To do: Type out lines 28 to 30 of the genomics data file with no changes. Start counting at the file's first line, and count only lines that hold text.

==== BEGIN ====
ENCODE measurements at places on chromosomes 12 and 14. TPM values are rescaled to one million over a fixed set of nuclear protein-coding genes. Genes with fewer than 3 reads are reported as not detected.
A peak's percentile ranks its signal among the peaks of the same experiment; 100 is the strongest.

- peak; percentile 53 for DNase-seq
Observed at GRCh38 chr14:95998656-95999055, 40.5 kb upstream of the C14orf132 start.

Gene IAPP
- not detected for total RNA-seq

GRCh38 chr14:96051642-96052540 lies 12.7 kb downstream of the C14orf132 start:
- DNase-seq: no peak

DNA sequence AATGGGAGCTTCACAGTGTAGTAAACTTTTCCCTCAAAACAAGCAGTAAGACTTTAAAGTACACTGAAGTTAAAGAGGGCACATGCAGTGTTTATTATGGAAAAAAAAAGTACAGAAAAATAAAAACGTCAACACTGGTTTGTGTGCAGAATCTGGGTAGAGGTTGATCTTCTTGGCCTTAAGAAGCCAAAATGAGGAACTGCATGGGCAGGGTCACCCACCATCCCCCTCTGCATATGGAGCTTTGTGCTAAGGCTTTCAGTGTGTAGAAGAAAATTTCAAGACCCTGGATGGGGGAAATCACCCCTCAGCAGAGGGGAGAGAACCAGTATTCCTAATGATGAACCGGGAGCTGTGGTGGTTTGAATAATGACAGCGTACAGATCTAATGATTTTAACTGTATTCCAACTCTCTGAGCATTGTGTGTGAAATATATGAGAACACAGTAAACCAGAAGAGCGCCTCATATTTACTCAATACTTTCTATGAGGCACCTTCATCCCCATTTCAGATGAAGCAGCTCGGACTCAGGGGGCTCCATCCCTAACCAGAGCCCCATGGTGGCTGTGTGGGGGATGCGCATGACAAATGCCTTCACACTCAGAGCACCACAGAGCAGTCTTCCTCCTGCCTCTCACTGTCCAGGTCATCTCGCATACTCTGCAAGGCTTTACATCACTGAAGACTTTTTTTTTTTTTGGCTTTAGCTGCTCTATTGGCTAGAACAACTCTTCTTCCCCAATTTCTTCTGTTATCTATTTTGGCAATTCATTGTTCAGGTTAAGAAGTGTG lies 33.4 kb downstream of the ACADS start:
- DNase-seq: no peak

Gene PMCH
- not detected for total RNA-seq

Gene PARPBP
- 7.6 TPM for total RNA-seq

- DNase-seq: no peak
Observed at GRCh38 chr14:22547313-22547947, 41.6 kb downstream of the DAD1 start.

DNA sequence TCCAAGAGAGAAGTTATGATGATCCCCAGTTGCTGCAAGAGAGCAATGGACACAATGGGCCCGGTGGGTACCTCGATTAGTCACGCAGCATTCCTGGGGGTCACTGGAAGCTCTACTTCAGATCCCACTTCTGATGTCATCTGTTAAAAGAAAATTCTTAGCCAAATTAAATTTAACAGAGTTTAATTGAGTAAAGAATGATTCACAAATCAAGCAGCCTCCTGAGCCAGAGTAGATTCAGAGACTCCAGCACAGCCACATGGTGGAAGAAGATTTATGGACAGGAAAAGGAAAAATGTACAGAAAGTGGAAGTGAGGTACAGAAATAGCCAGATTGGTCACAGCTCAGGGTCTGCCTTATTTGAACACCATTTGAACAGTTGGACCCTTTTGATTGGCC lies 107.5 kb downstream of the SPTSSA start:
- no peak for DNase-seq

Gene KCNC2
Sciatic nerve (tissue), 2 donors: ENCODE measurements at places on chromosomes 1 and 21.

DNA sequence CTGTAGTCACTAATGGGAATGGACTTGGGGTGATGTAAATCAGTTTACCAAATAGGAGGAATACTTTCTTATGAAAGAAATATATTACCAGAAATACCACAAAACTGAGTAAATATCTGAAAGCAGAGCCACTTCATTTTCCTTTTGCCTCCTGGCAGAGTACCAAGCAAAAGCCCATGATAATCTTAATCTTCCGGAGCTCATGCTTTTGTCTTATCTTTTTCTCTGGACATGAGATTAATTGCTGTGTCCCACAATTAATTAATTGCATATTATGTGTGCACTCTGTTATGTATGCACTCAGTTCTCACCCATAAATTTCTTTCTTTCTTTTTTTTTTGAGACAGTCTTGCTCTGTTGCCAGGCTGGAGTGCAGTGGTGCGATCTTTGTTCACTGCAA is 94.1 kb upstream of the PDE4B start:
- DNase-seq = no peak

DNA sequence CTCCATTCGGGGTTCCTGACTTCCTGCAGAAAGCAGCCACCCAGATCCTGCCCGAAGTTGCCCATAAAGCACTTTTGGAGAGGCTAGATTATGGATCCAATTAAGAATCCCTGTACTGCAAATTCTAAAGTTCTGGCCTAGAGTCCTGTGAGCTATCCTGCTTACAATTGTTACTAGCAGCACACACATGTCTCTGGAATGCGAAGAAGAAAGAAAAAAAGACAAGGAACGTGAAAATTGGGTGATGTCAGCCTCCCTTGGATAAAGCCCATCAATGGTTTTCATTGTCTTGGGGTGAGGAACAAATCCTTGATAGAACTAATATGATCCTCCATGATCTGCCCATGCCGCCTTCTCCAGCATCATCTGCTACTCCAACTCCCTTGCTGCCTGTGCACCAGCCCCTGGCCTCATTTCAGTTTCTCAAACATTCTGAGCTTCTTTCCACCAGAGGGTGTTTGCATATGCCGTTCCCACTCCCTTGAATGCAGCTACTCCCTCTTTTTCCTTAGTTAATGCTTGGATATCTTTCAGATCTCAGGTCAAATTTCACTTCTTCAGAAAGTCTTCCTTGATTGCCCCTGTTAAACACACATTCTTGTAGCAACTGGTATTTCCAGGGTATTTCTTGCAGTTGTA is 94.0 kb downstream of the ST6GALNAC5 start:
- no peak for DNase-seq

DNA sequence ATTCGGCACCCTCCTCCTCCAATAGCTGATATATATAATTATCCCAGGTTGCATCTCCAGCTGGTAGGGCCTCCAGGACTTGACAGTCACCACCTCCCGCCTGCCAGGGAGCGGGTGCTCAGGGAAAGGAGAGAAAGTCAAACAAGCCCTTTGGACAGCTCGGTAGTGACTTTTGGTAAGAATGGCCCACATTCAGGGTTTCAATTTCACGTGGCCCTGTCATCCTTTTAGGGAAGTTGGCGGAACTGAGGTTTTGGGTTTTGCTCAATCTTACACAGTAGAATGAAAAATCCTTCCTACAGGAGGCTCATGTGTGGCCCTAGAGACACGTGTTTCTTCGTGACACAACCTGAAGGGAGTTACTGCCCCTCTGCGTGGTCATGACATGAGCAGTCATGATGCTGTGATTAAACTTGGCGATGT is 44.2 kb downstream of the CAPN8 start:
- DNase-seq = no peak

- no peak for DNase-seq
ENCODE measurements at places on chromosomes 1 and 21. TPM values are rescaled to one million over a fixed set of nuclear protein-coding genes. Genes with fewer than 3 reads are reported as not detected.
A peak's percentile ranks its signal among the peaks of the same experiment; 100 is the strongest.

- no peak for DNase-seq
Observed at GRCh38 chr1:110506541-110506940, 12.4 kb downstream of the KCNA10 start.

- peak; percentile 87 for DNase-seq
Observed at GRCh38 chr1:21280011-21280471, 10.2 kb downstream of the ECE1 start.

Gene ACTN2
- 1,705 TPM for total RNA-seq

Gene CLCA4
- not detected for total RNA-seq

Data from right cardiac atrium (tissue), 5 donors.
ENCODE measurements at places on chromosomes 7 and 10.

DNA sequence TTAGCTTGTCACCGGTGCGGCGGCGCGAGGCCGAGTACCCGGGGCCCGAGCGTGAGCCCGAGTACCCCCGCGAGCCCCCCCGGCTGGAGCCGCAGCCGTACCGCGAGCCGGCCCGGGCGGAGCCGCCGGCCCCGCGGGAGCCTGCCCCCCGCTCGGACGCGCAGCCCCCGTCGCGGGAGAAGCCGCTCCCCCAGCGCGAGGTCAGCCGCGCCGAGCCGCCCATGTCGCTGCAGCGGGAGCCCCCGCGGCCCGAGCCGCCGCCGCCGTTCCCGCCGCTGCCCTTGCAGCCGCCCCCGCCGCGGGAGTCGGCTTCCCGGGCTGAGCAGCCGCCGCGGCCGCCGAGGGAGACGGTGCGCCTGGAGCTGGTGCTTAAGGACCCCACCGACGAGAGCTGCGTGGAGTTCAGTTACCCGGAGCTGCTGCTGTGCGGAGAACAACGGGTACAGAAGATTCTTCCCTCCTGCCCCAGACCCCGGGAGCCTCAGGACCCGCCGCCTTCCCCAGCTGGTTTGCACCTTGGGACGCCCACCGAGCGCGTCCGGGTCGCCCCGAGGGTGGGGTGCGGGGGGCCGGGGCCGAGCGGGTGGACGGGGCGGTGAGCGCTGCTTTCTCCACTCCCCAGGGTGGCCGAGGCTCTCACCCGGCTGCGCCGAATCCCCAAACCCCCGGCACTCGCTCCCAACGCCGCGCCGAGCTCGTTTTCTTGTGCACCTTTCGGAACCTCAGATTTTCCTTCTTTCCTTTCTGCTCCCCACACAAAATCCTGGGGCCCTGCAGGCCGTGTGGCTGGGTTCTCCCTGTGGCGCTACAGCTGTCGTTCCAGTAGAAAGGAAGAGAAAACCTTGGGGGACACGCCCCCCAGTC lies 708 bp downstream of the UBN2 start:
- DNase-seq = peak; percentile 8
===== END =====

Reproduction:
ENCODE measurements at places on chromosomes 1 and 21. TPM values are rescaled to one million over a fixed set of nuclear protein-coding genes. Genes with fewer than 3 reads are reported as not detected.
A peak's percentile ranks its signal among the peaks of the same experiment; 100 is the strongest.

- no peak for DNase-seq